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Psychologists Seeking a Psychologist
 

Whether you have seen other therapists in the past or this is a new undertaking for you, Welcome to my page for psychologists seeking a psychologist.

 

I frequently treat psychologists and other mental health professionals. While it is decreasing, there remains some stigma around therapists engaging in therapy.  You are welcomed and encouraged to come just as you are - as your non-professional self, exploring non-work-related issues and or exploring the impact of professional stressors and concerns.

 

This is a formal invitation not to have to be 'on' when you come to session. 

I understand the importance of and enjoy a creating a safe and nonjudgmental space where colleagues can come as clients to freely explore their experiences, feelings, thoughts, and concerns.

 

Even if the issues you would like to bring involve the profession, therapy is vastly different from supervision or consultation and I aim to ensure you never feel evaluated and that there is a contained space to explore personal issues and or the unique challenges and stressors that psychologists may encounter in their professional lives.

 

"I want to come to therapy, but, I've seen behind the curtain..."  

I hear this sentiment the most from those uncertain about starting this journey.  We explore openly, honestly, collaboratively, and transparently what your experience is.  Therapy shouldn't be trickery.  

"I've CBT'd myself and I know what I need to do and what to tell myself".  

And, if it works, it works.  If you are struggling, a shift in focus may help.  There is a cognitive piece in the top-down aspect to holistic body-based approaches, but exploring your organization of experience from an SP lens, bottom-up, is quite different.

"I'm embarrassed to be a therapist and have these issues"

You are human.  And your humanity is the best part of you that shows up as a professional - it's also the part of you that hurts in your own life whether that is outside or inside of your work.  Therapists come to therapy to explore inter- and intrapersonal stress, family of origin issues, trauma, enactments, grief and loss, boundary concerns, stressors or conflicts, or any number of concerns.

"I'm afraid of judgment around how I respond to my issues - I should know better."

You might think, 'I can't believe this person is a therapist'!"

Likely, the most present part of you shows up at work - regulated, mindful, attuned, and ready to engage in a professional relationship which offers relative safety.  Friend and Family relationships are different - your responses will be different, too.  And you can know better, theoretically, and still need help processing the emotion, beliefs, thoughts, parts, and body sensations involved in your experiences.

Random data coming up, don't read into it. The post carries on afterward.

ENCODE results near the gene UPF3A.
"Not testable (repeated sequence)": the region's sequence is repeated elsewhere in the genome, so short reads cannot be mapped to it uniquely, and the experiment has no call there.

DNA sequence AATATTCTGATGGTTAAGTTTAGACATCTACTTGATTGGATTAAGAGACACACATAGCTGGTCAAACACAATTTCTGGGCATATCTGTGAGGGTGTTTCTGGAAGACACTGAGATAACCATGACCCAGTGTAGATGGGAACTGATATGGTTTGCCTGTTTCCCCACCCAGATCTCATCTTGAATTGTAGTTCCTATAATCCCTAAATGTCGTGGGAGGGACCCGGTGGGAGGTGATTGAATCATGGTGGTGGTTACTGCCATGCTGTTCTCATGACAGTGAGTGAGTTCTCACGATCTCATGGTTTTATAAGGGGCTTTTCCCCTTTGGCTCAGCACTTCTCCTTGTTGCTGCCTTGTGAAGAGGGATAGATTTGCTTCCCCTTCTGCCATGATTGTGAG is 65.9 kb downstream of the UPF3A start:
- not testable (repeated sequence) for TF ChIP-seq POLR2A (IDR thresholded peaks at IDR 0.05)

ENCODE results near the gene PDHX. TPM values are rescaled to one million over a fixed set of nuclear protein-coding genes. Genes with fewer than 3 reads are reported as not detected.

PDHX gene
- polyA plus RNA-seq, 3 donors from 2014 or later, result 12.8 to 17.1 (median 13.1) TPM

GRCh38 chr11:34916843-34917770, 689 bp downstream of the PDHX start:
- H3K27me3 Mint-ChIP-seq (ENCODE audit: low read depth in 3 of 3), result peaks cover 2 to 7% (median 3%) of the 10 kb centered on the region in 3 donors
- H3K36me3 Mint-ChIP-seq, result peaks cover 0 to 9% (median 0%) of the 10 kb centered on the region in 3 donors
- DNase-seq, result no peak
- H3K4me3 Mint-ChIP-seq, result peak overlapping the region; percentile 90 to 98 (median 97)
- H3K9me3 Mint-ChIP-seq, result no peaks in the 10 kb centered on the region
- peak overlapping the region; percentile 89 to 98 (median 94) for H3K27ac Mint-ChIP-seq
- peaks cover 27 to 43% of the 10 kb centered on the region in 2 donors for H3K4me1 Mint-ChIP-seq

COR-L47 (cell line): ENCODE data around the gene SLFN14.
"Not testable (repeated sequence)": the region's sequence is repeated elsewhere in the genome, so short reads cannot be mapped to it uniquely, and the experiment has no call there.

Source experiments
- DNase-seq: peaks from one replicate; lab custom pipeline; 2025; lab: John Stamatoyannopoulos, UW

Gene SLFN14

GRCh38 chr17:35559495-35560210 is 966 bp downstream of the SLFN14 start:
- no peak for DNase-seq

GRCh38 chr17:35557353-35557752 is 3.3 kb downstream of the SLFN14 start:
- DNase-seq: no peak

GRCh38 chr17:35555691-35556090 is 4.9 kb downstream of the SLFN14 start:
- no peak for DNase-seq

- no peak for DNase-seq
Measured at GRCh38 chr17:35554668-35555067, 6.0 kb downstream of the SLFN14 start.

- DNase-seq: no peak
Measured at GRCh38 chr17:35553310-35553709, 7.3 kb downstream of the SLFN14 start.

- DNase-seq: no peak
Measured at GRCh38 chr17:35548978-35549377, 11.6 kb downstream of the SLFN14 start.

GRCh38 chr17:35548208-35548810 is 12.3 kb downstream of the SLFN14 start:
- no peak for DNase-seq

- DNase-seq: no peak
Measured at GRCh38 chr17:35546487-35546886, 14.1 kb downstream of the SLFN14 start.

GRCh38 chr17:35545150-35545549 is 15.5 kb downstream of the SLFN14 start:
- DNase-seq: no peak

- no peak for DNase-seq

I've been seeing my psychologist on and off since 2008.  I'm a psychologist who sees a psychologist, too 

 

I think often of something Ram Dass offered: "If you think you are enlightened, go spend a weekend with your family".  

"I'm not sure if I need supervision, consultation, or therapy"

Supervision primarily focuses on professional development and skill enhancement for psychologists through a structured and collaborative relationship in which the supervisor's primary goals is to promote the supervisee's growth and competence as a psychologist.

Consultation entails collaboration among colleagues of similar professional levels to review and explore clinical cases, share insights, and provide mutual support and feedback in an open exchange of ideas.  

Therapy for psychologists focuses on addressing the personal and emotional well-being of the psychologist. In therapy free from the constraints of their professional role. Therapy allows psychologists to address issues which may or may not be related to or impact their work. 

"I'm concerned about how it might feel if we run into each other at a training or conference?"

I have been in this position.  If I am assisting a training you are enrolled in, I add your name to a conflict of interest list in which the reasons are not identified.  This list includes friends, family, clients, therapists, managers, supervisees, fellow parents, fellow members, etc., and does not immediately imply a client-therapist relationship.  

 

"I'm concerned about how it might feel seeing a psychologist that I might run into at a social or professional function."

 

Similar to what I tell my non-psychologist clients, my automatic response to the familiarity of you means that I may smile before my brain has finished computing who you are, but a smile is generally socially accepted and expected in leisure or recreational settings and does not have to give away a relationship.  I will not approach you in public and if you wish to approach me just to say hello, I leave that to you. 

 

In professional meet-ups there is more opportunity for overlap during networking.  If I find myself in this type of situation, I try to take the lead to discretely excuse myself from a space where a client may have not been able to avoid ending up in chat or small group that has happened to blend with people I may be standing or talking with. 

"I'm can imagine myself trying to be the 'perfect client'..."

...Well then, let's start there.  

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If I can answer any other questions you may have, please feel free to reach out.

My therapy room a non-judgmental space where you can come as you are.  

Welcome - A Therapist for Helping Professionals - A Psychologist for Psychologists
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